Character successes or failures are about resonance with the audience. A major limitation of this little character study is that I am only one person. I am certain that there are some who did resonate with Ingrid and disagree with me entirely. Her creators would be likely first in line to tell me I’m wrong. That’s totally fine. I make no claim of authority on this subject, only the claim of the reasonable amount of thought and study and effort which has gone into writing this article. Personality preferences, after all, come down to opinion and now you have mine.

My other disappointment would be Ursula. I was expecting more from her. Her parameters chart is fairly easy to put together, though there are issues there too, but I was left wishing there had been a little more bite.

Ursula
Ursula

Inciting Incident: Poseidon, via Hook I know, stole her singing voice

Character Flaw(s): resilience weaponized

Genesis of Flaw(s): MerKing using his kid for vengeance

While I appreciate the twist on the fairytale here, in addition to not getting to spend enough time with Ursula to really bond, I don’t buy her turn toward the darkness. It seems like she would have gone after her father after taking his power, but someone whose greatest motivation in life is helping others by singing to them doesn’t seem like the type to go career evil. I can see her sulking and depressed, but not evil. Same issue as Ingrid.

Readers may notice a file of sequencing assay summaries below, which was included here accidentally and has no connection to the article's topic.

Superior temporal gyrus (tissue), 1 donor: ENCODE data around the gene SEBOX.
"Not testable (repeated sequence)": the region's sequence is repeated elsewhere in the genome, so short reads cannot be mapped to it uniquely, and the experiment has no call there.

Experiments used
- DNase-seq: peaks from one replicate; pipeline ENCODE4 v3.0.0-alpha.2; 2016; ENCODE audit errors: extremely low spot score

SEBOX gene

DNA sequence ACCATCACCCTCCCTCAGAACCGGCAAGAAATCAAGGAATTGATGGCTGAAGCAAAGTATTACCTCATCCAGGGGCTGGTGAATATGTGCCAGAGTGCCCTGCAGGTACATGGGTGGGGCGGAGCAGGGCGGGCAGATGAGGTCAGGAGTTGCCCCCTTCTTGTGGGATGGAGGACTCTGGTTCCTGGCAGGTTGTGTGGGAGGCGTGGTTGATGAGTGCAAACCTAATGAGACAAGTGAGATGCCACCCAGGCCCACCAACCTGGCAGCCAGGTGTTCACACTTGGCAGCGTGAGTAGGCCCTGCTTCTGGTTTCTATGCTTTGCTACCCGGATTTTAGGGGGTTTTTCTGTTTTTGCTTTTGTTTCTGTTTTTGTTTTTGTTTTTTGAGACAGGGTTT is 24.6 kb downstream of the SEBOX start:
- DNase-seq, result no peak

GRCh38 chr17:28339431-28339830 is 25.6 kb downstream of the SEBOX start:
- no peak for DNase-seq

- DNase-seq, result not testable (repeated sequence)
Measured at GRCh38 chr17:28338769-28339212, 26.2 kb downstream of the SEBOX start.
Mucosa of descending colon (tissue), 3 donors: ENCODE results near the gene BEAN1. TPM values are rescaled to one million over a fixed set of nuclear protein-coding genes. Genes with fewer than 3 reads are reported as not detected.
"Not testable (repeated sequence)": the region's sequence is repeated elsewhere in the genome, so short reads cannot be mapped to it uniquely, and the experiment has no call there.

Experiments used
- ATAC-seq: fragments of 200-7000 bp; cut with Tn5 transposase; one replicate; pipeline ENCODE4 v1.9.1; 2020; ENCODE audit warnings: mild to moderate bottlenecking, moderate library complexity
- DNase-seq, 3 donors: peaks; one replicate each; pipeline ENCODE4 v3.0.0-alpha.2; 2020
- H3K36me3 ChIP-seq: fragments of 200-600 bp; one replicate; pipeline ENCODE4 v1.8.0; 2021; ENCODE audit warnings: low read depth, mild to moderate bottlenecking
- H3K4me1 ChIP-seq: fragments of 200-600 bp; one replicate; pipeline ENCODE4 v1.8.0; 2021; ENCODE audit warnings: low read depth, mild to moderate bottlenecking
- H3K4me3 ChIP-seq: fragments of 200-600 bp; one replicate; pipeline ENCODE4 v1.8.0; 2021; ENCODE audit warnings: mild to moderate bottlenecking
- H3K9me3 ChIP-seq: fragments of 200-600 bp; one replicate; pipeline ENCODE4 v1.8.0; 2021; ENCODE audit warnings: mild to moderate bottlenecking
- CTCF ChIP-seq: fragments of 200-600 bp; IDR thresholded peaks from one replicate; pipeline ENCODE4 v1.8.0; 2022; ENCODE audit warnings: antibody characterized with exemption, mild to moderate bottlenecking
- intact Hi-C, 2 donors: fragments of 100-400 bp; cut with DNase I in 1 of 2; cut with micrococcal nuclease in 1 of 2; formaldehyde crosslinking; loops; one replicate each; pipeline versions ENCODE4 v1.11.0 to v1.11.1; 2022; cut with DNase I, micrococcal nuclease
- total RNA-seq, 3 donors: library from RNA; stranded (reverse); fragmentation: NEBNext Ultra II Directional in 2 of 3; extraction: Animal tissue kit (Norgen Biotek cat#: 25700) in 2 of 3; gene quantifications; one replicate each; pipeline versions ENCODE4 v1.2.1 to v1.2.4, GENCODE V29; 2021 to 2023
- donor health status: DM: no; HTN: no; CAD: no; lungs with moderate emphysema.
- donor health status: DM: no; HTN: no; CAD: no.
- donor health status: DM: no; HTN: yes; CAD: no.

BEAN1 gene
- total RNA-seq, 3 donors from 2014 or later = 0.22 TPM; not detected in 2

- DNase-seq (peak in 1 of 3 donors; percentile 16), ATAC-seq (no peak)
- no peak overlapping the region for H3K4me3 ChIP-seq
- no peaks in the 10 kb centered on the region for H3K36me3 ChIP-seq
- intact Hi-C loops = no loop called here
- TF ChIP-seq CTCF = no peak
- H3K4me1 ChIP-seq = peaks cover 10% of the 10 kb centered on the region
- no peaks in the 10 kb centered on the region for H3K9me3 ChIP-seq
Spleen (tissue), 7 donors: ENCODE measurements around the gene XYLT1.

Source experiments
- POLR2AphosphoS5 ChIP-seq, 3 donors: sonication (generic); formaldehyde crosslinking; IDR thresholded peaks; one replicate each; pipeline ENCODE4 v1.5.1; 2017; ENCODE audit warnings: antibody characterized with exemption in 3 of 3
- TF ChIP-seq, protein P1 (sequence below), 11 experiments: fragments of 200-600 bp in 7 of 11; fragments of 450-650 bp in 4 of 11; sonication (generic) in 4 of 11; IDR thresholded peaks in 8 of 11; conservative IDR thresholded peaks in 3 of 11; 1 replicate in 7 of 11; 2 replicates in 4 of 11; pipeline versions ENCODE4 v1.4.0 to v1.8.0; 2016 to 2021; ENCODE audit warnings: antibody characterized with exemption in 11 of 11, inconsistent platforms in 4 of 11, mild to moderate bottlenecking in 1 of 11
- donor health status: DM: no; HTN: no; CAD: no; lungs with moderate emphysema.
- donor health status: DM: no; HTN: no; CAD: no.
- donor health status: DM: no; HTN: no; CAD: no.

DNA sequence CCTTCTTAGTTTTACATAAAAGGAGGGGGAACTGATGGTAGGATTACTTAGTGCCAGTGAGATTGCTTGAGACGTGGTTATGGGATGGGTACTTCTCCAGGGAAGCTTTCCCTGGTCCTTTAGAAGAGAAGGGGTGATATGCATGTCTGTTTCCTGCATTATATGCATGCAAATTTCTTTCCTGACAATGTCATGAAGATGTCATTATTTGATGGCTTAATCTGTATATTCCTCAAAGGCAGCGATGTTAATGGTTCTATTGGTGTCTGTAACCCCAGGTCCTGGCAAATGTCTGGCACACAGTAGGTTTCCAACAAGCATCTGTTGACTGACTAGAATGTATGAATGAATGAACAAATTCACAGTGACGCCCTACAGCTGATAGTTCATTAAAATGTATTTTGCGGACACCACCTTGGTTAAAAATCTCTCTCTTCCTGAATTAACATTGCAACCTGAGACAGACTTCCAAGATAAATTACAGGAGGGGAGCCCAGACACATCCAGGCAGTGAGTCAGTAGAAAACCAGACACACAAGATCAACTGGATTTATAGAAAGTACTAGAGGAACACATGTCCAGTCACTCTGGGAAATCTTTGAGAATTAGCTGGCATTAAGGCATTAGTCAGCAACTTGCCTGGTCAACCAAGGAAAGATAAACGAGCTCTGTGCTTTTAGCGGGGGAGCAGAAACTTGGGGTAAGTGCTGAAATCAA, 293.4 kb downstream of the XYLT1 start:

Also, the Ursula I loved from The Little Mermaid was NASTY. I really wish they had taken the opportunity to explain how she got that way.

Pattern? It’s hard to turn a person with too many positive psychological resources believably evil. (But see Season 5!!!)

I know I haven’t touched on all the villains I possibly could have, consider this a highlights reel, but the methods to making convincing and lovable villains are clear now. Once smartly uses mishaps during the formative years as a launching point for far reaching problems in adulthood. This is a common theme in our real world. Once writers apply the mechanisms which produce particular flaws with spectacular results in most cases. They have done their homework and it shows. Among many sparkling attributes, Once shows strength in its characters.

Our love for Once villains doesn’t stem from some moral lapse of ours, quite the opposite in fact. It blooms out of our own capacity for empathy. Ok, so my enjoyment of exploding fairy-godmothers isn’t empathy (that’s delight over a genuine surprise and creativity), but my rather dogged loyalty to Rumple is entirely empathy. Once has built a bridge between most people in the mainstream of society and those left by the wayside, the downtrodden, the less fortunate.

Before, was it easy to walk by the addict on the corner and dismiss that person as worthless? Now do you wonder, but what if that’s Rumple? Are we losing a special light on this world to the horror of addiction? How on earth can we pull these people from darkness? I don’t know if Once will give us an applicable recipe (what a complex problem after all), but it has already shown us the way to look past the surface.

Please take a moment to help me study the magic of Once with this brief survey! Read about the study here.